The average adult brown bear weighs around 600-900 pounds in the summer before putting on their winter weight when they can weigh more than 1,000 pounds by November. During hibernation, which can last for five to eight months, a bear can lose one third of its body mass, making the weight a bear gains before all the more important. Bears must eat a full year’s worth of food in the summer and fall months to ensure survival and can put on up to four pounds of weight per day.
Voters can read detailed biographies of each competing bear here to learn about each bear’s unique personality and behavior. The 2019 winner, 435 Holly, won over fans with her strong maternal instincts, having reared multiple litters of cubs and adopting a lone cub that she raised alongside her own. The 2020 winner, Bear 747 – aptly nicknamed “Bear Force One,” was estimated to weigh 1,400 pounds. Park rangers use 3D scans (from a safe distance) to estimate a bear’s weight, however, Holly’s weight was unknown because, being a competitive champion, she was focused on fishing and never out of the water long enough for a good scan.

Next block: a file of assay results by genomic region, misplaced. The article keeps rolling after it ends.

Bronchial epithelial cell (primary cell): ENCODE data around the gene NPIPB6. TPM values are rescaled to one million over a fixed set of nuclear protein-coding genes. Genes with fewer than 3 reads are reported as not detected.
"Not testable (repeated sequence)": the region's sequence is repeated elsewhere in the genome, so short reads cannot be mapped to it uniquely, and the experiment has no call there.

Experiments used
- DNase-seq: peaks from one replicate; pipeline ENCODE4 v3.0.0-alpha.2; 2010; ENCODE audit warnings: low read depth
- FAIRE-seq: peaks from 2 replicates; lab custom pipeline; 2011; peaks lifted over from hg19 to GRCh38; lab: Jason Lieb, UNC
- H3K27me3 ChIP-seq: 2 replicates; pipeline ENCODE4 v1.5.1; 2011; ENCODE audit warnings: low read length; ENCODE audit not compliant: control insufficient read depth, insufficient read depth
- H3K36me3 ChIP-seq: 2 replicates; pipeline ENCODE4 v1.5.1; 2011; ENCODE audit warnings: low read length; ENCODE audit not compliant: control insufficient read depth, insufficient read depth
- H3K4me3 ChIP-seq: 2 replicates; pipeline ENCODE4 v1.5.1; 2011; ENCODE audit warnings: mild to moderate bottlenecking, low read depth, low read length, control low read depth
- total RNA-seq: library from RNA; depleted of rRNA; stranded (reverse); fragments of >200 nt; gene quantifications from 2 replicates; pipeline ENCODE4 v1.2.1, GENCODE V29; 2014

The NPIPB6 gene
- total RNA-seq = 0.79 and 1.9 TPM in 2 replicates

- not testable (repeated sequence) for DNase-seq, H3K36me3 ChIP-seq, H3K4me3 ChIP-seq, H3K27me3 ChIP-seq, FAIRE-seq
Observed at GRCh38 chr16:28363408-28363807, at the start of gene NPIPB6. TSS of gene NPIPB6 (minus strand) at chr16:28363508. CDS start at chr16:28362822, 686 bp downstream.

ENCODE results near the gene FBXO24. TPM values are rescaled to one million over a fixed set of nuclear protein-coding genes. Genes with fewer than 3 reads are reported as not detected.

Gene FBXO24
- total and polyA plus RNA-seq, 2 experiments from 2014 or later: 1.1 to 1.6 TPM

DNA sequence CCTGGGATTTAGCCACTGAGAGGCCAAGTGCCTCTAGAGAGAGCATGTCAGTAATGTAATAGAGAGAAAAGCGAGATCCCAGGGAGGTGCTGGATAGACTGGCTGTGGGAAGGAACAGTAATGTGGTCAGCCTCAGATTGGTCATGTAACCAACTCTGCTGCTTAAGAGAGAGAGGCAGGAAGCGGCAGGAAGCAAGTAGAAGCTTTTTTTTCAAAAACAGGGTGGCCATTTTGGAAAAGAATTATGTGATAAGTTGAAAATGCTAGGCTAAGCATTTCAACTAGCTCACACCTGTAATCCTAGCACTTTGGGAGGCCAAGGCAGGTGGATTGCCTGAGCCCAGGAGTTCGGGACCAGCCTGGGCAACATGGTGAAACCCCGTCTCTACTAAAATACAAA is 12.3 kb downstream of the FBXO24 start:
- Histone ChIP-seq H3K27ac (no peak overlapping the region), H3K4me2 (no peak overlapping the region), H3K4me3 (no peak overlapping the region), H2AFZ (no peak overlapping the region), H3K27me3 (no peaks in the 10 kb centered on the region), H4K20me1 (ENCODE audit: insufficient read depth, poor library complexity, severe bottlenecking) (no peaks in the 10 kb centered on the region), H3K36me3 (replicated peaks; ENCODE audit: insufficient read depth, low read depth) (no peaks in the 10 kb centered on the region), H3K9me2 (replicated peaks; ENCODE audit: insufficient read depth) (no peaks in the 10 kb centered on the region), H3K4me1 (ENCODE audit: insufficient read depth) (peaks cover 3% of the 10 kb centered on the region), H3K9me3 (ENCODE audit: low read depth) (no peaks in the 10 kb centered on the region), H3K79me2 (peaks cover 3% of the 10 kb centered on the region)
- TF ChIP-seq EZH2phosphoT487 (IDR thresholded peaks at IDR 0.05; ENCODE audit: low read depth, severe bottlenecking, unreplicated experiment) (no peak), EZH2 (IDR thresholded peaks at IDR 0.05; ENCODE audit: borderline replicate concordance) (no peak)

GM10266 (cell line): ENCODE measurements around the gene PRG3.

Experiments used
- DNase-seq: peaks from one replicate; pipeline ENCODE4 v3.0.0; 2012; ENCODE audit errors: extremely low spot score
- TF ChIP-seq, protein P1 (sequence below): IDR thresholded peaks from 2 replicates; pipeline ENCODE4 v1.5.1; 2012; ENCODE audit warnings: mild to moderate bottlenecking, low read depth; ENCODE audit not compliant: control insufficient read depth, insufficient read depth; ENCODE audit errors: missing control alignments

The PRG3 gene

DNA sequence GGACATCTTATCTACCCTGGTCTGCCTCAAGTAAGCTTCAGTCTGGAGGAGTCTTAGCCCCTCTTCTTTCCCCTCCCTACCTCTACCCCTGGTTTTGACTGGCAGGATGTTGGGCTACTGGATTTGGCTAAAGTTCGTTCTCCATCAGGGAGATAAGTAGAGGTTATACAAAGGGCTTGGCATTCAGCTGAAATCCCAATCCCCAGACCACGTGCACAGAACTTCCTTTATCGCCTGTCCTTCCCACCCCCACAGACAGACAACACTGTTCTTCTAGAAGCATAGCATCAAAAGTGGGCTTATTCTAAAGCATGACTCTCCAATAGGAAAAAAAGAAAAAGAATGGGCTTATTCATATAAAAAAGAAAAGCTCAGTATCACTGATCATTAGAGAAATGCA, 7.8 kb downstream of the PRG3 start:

Katmai National Park encompasses about 4 million acres and is home to about 2,200 brown bears. The Fat Bear Contest has grown in popularity with more than 640,000 people casting votes for the fattest bear in 2020 compared to around 200,000 votes the previous year. Park rangers expect even greater interest this year. The bear-cams alone attract nearly 20 million viewers from around the world. A new competition was announced for 2021: the Fat Bear Junior competition which is affectionately nicknamed the chubby cubbies. During this warm-up event, the public chooses the cub who they think should compete in the Fat Bear tournament. Fat Bear Junior culminates today, September 24. You can learn more at fatbearweek.org including who will win the Junior title when it is announced. The National Park Service offers a helpful Q&A on the Katmai bears here.